New citation forms out today

LIHU‘E — This is one of those things you don’t want to be the first on your block to get.

Starting from midnight today, Sunday, Jan. 1, New Year’’s Day, Kaua‘i Police Department officers, and their counterparts statewide, began using new citation forms to charge people with parking infractions, traffic infractions and certain traffic crimes.

Leaders in the state Judiciary developed the 8 1/2 by 11-inch forms with input from all four county police departments.

The forms are designed to reduce the time and paperwork involved at traffic stops by providing officers with check-off boxes for the offenses most frequently cited in each county.

That feature will help eliminate case-processing problems that can occur when handwritten information, such as statute violated, description of the offense or monetary assessment, is illegible or inaccurate.

Kaua‘i Police Department Traffic Commander Lt. Mark Scribner explained that a big difference between the new and the old is that citations for parking infractions, traffic infractions and traffic crimes, each have their own books.

There’s a book for parking, a book for traffic infractions, and a book for traffic crimes, explained Scribner.

Before, Scribner pointed out that officers had to issue separate citations for each violation, and if an officer had to issue five citations, then that officer had to write each one out.

If there’s three or four parking violations involved, then one form will take care of those three or four violations, Scriber explained.

When police officers hand out the new citations for parking and traffic infractions, they will also provide preprinted envelopes with tear-away “answer” forms that can be mailed or delivered in person to district courts.

People cited will use the forms to admit the charges and provide payment, deny the charges, or admit the charges but explain mitigating circumstances.

Scribner said it is up to the individual to add up the total fine, and send in the citation.

He explained the difference between a traffic infraction and a traffic crime.

“A traffic infraction is decriminalized. It’s a set fine you pay. Traffic infractions include defective headlights, not a using a seat belt, no child-passenger restraint, speeding, no safety check. It’s a monetary fine,” said Scribner.

He pointed out that not having mudguards is a frequently-cited offense, and will cost violators $72.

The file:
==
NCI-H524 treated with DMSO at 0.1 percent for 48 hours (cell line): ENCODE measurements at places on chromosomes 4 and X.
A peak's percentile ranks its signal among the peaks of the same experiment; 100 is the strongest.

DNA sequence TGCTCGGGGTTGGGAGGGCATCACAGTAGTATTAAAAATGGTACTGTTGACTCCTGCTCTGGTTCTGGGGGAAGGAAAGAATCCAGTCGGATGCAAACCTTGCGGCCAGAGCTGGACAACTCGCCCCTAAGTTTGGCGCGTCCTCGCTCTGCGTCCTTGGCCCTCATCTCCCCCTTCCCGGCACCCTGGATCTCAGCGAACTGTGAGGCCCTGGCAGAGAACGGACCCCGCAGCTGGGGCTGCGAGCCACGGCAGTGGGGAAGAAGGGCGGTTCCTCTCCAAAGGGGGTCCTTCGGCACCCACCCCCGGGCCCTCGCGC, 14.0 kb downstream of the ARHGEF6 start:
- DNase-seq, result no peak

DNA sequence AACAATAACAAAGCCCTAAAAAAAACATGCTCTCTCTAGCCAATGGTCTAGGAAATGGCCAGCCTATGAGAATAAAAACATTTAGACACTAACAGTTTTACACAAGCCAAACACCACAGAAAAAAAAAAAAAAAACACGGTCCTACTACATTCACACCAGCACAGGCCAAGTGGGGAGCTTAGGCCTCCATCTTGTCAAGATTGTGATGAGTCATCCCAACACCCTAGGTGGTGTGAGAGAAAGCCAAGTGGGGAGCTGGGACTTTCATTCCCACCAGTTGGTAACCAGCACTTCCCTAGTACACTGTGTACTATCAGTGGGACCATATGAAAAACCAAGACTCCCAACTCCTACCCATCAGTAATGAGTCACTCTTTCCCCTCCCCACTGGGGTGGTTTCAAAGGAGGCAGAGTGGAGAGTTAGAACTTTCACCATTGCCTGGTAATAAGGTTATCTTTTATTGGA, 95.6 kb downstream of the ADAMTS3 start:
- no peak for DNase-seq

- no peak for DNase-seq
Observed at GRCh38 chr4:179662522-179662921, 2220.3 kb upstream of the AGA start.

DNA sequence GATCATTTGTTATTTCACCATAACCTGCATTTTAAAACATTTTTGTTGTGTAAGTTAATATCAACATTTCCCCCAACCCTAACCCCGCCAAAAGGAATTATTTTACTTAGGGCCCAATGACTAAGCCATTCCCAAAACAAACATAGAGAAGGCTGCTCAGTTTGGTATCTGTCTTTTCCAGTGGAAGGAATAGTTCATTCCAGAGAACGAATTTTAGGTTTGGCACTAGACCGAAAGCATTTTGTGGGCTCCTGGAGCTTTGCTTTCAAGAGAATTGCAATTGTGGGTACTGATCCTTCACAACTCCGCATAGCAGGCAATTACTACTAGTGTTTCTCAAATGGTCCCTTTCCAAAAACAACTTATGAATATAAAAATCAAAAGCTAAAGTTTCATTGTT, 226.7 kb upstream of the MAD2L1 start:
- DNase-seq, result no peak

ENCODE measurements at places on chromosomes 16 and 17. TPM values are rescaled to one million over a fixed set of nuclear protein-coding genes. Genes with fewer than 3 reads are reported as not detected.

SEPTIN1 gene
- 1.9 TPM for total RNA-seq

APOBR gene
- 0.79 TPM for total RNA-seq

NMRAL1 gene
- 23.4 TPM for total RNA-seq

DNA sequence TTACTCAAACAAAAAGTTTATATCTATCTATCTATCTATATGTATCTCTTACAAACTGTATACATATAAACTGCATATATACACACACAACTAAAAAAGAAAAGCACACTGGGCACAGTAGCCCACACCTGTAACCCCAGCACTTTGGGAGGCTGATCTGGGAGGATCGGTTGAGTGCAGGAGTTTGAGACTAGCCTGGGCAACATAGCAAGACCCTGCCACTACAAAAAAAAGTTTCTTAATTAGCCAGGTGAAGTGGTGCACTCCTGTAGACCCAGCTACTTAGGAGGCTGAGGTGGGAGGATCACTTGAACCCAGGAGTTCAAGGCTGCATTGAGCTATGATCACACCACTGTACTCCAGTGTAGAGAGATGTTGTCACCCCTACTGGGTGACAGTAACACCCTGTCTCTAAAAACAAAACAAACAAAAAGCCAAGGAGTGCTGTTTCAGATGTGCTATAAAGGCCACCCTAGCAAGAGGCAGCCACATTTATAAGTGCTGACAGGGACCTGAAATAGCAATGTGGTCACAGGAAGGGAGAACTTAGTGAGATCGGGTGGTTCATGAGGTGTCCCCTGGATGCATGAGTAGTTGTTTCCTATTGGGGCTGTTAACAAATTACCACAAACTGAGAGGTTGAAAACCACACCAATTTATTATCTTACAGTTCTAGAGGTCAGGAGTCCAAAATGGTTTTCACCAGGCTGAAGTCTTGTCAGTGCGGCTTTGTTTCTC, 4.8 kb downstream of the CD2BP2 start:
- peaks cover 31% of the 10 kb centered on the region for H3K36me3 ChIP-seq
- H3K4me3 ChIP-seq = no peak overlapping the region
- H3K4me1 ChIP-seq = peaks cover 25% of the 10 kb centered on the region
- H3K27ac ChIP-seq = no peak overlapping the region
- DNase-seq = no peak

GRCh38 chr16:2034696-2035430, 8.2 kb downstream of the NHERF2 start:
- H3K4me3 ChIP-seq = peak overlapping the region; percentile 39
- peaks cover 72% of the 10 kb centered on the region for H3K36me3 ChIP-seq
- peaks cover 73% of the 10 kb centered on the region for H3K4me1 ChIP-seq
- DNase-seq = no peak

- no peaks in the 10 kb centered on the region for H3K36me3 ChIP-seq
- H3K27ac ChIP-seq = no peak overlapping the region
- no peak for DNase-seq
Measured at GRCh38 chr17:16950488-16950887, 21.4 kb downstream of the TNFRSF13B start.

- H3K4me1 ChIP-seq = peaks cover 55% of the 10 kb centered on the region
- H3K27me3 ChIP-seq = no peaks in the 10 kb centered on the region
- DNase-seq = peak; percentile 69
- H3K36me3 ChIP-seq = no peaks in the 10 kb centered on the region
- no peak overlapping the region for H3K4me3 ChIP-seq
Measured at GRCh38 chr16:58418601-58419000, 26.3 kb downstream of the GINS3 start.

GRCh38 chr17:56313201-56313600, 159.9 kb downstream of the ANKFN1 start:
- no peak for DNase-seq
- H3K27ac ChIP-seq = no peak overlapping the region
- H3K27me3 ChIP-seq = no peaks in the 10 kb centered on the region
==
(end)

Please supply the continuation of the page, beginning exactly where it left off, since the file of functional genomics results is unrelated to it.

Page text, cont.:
For traffic-crime citations, people must appear in court.

“Traffic crimes, like reckless driving, driving without a license, driving without motor vehicle insurance, accident involving bodily injury, leaving the scene of an accident, inattention to driving, are crimes where there may be a possibility for jail time,” said Scribner.

Scribner pointed out that if a person gets a citation for a traffic crime, he or she must provide the last four numbers of his or her Social Security number to the officer.

It is needed under Hawaii Revised Statutes for the citation, said Scribner.

Along with the new forms is a change that officers will no longer assign court dates, in most cases, for people charged with traffic infractions, such as moving, equipment, pedestrian, and other miscellaneous offenses.

Instead, Judiciary staff members will assign court dates only when motorists request them, and if the request is made within 21 calendar days from the citation-issue date.

Another change involves the deadline for responding to traffic citations. Before today, motorists were required to respond within 15 days of the date when the citation was issued.

Starting today, the deadline is 21 days.

A default judgment will be entered against people who do not respond by the deadline.

The new forms were in the works for about a year. Officials with the state Judiciary, the different police departments on all the islands, and officials at the state Department of Transportation Highways Division, helped create the new forms, said Scribner.

The new forms came about because the Judiciary has a new computerized system, so the forms were changed to fit into the new system, he said.

“We at the police department wanted a form where we could charge multiple violations onto one form,” said Scribner, who spent some of the final days of last year delivering the new forms to officers at KPD substations in Waimea, Po‘ipu and Kapa‘a.


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